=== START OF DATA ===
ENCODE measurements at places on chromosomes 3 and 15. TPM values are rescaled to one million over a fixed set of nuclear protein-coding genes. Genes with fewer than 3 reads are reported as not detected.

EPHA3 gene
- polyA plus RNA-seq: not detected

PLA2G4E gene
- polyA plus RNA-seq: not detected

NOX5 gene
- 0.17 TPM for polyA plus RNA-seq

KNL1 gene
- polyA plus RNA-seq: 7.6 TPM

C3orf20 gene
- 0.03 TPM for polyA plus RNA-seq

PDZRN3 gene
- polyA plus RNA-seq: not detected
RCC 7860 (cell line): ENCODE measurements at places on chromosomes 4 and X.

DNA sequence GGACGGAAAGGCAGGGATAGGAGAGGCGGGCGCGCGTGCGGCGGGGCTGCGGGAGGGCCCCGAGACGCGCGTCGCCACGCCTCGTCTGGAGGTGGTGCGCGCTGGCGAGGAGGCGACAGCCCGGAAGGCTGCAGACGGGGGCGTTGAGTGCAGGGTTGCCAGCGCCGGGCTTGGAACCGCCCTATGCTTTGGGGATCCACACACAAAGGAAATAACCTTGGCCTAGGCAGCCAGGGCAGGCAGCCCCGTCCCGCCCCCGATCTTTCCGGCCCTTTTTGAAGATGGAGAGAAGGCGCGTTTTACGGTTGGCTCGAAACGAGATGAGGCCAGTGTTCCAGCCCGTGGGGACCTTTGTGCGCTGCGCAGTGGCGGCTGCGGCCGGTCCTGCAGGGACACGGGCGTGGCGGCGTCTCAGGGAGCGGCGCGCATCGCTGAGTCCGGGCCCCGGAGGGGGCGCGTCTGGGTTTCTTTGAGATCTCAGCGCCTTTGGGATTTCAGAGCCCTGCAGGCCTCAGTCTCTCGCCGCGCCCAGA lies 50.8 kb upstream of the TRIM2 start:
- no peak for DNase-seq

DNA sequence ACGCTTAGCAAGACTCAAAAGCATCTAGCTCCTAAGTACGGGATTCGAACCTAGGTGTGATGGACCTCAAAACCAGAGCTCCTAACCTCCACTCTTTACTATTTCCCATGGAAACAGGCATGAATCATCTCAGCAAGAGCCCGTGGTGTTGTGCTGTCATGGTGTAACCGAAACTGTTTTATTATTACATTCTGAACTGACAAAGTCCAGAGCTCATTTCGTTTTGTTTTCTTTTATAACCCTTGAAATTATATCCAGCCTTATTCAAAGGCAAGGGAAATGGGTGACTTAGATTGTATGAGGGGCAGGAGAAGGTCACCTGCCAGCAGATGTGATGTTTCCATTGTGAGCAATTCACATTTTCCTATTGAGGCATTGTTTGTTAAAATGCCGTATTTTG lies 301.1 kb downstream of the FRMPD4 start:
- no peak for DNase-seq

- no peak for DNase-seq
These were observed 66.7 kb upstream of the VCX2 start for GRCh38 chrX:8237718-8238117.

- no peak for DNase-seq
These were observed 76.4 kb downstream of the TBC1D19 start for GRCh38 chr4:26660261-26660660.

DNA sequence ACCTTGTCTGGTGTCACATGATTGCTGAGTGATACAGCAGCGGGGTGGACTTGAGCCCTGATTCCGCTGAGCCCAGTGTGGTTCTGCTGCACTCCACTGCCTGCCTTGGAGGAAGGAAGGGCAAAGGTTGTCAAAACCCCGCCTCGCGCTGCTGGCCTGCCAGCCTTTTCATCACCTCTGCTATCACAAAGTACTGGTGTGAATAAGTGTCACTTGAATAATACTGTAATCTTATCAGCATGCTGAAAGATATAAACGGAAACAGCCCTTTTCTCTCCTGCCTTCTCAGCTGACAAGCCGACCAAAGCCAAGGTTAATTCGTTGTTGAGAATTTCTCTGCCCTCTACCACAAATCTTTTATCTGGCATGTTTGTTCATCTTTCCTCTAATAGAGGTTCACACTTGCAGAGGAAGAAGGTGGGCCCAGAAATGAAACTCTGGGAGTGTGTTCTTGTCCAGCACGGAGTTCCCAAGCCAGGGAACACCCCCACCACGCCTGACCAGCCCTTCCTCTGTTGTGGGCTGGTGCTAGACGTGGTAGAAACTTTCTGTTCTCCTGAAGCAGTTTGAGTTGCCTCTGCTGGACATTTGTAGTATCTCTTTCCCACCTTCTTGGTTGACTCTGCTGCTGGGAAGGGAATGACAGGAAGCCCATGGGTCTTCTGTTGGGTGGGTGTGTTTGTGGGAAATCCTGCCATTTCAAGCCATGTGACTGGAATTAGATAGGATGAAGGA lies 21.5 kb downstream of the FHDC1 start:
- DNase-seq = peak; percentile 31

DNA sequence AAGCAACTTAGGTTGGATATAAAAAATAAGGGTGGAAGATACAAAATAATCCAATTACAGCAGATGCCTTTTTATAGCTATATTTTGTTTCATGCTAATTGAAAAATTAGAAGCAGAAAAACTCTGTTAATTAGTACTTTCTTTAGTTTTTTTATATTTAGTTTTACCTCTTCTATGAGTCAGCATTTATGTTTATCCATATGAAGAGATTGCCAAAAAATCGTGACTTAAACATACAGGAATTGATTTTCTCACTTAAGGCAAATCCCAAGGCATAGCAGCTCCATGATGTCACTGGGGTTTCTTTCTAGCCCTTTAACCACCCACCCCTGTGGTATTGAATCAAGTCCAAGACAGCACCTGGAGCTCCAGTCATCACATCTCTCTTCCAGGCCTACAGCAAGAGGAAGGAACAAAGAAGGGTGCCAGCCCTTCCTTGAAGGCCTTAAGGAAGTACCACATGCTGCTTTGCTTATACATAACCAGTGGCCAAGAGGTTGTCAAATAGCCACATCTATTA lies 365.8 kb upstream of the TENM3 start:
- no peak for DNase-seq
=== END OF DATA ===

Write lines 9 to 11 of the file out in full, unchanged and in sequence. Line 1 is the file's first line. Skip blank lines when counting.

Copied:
- polyA plus RNA-seq: 7.6 TPM

C3orf20 gene
- 0.03 TPM for polyA plus RNA-seq